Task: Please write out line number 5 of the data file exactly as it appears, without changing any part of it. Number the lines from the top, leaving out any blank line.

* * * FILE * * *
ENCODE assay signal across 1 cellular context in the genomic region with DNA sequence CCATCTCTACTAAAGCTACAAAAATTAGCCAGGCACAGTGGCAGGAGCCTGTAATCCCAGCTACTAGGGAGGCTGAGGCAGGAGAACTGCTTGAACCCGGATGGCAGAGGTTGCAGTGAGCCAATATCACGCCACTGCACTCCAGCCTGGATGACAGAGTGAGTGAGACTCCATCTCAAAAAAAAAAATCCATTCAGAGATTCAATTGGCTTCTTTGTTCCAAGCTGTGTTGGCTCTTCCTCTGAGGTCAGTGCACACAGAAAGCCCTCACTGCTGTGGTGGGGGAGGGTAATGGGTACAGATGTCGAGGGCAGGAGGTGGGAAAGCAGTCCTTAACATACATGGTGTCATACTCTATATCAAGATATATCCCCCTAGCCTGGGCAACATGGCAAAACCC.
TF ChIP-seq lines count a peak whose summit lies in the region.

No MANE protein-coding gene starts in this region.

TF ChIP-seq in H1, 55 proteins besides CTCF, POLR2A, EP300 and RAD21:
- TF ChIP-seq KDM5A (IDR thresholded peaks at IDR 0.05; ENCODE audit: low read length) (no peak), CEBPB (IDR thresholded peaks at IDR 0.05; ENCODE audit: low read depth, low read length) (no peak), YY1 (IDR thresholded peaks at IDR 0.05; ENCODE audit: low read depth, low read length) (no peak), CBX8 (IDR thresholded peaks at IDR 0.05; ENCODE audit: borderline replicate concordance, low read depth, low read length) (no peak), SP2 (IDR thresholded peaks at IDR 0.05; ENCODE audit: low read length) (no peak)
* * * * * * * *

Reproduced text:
- TF ChIP-seq KDM5A (IDR thresholded peaks at IDR 0.05; ENCODE audit: low read length) (no peak), CEBPB (IDR thresholded peaks at IDR 0.05; ENCODE audit: low read depth, low read length) (no peak), YY1 (IDR thresholded peaks at IDR 0.05; ENCODE audit: low read depth, low read length) (no peak), CBX8 (IDR thresholded peaks at IDR 0.05; ENCODE audit: borderline replicate concordance, low read depth, low read length) (no peak), SP2 (IDR thresholded peaks at IDR 0.05; ENCODE audit: low read length) (no peak)